set sth to/at/on sth
Usually the heating is set on 'low'.
to become hard and solid
How long does it take for the glue to set?
11.) ¦(SUN)¦ [I]
when the sun sets, it moves down in the sky and disappears
≠ ↑rise
12.) set (sb) a goal [i]also set sb a task/challenge BrE
to say what you or someone else will or must try to achieve
It's best to set realistic goals that you can achieve.
He set himself the task of learning Japanese.
13.) set your heart/mind/sights on (doing) sth
to want very much to have or achieve something, or to be determined to do something
Ellen has completely set her heart on that house.
He set his sights on crossing the Pacific by balloon.
14.) set a record
to achieve the best result in a sport, competition etc that has ever been achieved, by running fastest, jumping highest etc
The Kenyan runner set a new Olympic Record in the 3000 metres.
15.) set the table
to arrange plates, knives, cups etc on a table so that it is ready for a meal
British Equivalent: lay the table
16.) set a trap
a) to make a trap ready to catch an animal
b) to invent a plan to try and catch someone who is doing something wrong
They decided to set a trap for him by leaving him in charge.
17.) set sb free/loose
to allow a person or an animal to be free
All the other hostages were finally set free.
18.) set sb straight/right
to tell someone the right way to do something or the true facts about something
set somebody straight/right on
I set him right on a few points of procedure.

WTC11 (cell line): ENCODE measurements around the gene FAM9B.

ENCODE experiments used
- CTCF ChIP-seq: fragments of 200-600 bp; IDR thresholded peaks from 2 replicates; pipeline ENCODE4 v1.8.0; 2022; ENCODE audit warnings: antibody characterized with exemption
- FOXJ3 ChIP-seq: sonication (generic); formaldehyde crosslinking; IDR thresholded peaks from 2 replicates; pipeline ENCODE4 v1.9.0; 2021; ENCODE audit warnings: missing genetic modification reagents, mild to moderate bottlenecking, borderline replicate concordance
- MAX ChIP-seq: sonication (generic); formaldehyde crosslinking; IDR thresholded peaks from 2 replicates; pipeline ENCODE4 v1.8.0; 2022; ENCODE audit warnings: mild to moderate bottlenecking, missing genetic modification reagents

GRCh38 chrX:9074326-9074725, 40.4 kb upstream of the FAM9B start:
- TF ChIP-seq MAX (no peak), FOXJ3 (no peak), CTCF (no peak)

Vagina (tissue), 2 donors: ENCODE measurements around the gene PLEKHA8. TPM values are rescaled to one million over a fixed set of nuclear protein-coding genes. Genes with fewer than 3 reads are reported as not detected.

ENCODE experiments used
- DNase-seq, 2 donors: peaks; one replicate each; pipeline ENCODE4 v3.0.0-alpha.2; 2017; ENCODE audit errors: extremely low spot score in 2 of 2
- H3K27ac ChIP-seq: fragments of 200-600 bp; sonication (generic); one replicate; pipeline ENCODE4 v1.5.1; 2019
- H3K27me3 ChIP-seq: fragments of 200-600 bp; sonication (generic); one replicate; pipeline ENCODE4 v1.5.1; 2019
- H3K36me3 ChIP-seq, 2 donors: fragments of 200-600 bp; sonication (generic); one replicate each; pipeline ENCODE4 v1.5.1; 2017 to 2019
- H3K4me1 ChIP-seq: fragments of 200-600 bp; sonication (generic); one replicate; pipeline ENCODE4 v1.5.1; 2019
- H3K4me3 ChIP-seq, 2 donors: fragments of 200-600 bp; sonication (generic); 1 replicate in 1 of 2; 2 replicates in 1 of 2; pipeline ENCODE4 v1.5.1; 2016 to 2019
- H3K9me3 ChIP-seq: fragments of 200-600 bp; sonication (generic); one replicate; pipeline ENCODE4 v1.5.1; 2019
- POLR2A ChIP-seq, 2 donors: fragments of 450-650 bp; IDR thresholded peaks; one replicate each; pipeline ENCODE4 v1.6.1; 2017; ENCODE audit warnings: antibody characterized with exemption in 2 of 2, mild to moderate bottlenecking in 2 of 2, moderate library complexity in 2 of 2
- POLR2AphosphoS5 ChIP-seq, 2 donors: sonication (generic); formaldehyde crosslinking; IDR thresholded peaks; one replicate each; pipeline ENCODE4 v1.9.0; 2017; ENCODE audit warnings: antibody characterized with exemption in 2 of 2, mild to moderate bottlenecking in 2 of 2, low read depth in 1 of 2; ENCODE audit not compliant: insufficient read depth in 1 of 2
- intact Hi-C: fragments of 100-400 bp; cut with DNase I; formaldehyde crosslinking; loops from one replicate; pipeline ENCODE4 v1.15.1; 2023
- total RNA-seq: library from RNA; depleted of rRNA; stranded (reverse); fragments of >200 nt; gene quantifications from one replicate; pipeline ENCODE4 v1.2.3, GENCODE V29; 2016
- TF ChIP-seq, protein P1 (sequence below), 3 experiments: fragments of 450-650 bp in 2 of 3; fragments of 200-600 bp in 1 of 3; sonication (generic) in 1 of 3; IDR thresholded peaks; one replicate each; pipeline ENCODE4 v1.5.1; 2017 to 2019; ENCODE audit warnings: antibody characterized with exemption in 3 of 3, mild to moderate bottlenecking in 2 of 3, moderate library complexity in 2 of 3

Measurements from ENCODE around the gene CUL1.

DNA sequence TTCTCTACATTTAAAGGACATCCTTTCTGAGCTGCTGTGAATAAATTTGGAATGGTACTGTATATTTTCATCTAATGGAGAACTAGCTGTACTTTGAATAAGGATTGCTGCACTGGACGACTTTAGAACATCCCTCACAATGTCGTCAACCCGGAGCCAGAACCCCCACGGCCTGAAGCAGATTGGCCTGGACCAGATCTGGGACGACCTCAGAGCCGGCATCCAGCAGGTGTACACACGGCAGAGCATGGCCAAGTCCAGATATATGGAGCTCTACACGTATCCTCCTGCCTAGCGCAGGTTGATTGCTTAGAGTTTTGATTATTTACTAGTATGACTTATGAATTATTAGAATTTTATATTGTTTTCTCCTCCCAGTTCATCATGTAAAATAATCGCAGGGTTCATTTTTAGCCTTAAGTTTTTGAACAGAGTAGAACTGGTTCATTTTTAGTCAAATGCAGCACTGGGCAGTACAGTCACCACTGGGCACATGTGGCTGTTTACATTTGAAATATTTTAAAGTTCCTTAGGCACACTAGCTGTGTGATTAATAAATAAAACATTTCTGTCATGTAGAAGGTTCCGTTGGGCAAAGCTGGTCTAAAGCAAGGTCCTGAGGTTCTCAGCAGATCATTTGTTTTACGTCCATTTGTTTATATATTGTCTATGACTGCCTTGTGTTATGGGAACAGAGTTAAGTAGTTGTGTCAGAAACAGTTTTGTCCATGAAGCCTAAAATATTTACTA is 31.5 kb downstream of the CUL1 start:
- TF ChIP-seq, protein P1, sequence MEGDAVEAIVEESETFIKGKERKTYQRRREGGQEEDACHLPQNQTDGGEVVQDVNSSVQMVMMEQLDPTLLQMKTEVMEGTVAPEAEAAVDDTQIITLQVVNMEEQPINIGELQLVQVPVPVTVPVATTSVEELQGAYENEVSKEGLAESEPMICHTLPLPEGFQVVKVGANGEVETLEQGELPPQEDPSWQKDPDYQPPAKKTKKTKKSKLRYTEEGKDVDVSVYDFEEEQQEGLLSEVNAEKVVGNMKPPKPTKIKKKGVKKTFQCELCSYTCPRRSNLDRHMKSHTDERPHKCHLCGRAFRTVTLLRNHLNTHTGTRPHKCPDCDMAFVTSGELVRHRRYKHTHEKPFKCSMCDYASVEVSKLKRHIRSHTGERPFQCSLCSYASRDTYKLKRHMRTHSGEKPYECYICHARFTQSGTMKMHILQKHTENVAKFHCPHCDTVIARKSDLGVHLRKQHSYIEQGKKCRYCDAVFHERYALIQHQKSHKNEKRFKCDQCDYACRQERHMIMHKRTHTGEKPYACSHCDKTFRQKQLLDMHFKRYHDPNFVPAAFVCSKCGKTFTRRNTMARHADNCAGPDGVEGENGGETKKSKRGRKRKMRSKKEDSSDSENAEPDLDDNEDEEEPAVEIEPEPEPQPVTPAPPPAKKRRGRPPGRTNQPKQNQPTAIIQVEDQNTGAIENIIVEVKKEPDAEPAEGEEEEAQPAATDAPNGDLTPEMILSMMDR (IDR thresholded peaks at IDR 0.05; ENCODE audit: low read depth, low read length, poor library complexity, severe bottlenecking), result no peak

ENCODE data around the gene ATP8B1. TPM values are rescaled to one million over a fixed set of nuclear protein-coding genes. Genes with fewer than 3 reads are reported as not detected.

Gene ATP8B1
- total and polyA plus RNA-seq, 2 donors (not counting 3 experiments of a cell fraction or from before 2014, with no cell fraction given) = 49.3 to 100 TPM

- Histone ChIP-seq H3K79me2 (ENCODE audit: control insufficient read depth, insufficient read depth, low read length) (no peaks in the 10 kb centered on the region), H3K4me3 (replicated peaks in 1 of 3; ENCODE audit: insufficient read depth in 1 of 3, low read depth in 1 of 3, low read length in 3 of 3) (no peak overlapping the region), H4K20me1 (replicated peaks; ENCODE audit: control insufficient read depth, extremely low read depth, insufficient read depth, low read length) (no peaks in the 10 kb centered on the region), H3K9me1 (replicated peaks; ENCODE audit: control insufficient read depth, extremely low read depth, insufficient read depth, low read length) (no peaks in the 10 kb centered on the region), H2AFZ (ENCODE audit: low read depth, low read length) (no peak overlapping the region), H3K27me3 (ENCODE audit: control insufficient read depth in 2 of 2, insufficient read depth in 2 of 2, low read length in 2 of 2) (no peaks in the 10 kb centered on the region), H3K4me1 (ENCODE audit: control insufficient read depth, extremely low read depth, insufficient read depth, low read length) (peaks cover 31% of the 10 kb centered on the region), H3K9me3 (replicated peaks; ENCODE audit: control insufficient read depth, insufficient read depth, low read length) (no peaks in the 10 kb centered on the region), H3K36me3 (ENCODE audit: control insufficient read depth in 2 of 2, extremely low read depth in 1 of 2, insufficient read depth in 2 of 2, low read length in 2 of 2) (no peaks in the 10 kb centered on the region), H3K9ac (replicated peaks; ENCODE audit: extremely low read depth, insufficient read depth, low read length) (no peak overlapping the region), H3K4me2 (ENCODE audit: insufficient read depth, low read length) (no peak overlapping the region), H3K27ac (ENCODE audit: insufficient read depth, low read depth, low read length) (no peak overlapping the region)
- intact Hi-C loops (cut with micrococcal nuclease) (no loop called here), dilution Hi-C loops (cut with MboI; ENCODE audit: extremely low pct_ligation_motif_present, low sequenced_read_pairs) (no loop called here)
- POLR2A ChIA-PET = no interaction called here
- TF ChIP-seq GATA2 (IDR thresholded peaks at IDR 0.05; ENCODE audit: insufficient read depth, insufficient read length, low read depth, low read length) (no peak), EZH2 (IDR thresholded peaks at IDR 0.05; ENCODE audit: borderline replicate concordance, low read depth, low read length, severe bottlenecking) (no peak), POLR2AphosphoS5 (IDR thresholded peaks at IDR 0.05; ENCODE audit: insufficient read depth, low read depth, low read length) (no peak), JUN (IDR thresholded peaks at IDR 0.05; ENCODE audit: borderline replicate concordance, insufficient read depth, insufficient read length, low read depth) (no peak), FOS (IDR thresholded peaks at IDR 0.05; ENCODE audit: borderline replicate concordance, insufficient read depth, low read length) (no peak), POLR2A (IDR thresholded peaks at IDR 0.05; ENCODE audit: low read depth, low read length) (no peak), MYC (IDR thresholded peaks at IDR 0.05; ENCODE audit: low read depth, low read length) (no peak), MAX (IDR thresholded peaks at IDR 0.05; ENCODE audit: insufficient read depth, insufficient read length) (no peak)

set sth right atright1 (4), set the record straight atrecord1 (10)
19.) ¦(FACE)¦
[i]written if your face or mouth sets into a particular expression, you start to have an angry, sad, unfriendly etc expression
set into
His mouth set into a rather grim line.
20.) set your jaw
to move your lower jaw forward in a way that shows your determination
21.) ¦(BONE)¦
a) [T]
if a doctor sets a broken bone, he or she moves it into position so that the bone can grow together again
if a broken bone sets, it joins together again
22.) ¦(CLASS WORK)¦ [T]
[i]BrE to give a student in your class a piece of work to do
set sb sth
Mr Biggs has set us a 2000-word essay.
23.) ¦(EXAMINATION)¦ [T]
BrE to write the questions for an examination
The head teacher sets the questions for the English exam.
24.) ¦(PRINTING)¦ [T]
to arrange the words and letters of a book, newspaper etc so it is ready to be printed
In those days books had to be set by hand.
25.) ¦(HAIR)¦ [T]
to arrange someone's hair while it is wet so that it has a particular style when it dries
set sb at (their) ease atease1 (2)
set your face against sth atface1 (21)
set sth to music atmusic
set the pace atpace1 (7)
set pen to paper atpen1 (3)
set sail atsail2 (2)
set the scene atscene
set the stage for sth atstage1 (7)
set great store by/on sth atstore1 (6)
set the world on fire/alight atworld1 (22)
set the world to rights atworld1 (23)
set about / [set about sth/sb] phr v
1.) to start doing or dealing with something, especially something that needs a lot of time and effort
A team of volunteers set about the task with determination.
set about doing sth
How do senior managers set about making these decisions?
2.) literary to attack someone by hitting and kicking them
They set about him with their fists.
set against / [set sb/sth against sb/sth] phr v
1.) to make someone start to fight or quarrel with another person, especially a person who they had friendly relations with before
The bitter civil war set brother against brother.
2.) set yourself against (doing) sth
to decide that you are opposed to doing or having something
She's set herself against going to university.
3.) set sth against tax
to officially record the money you have spent on something connected with your job, in order to reduce the amount of tax you have to pay
set apart [set sb/sth apart] phr v
1.) if a quality sets someone or something apart, it makes them different from or better than other people or things
set somebody/something apart from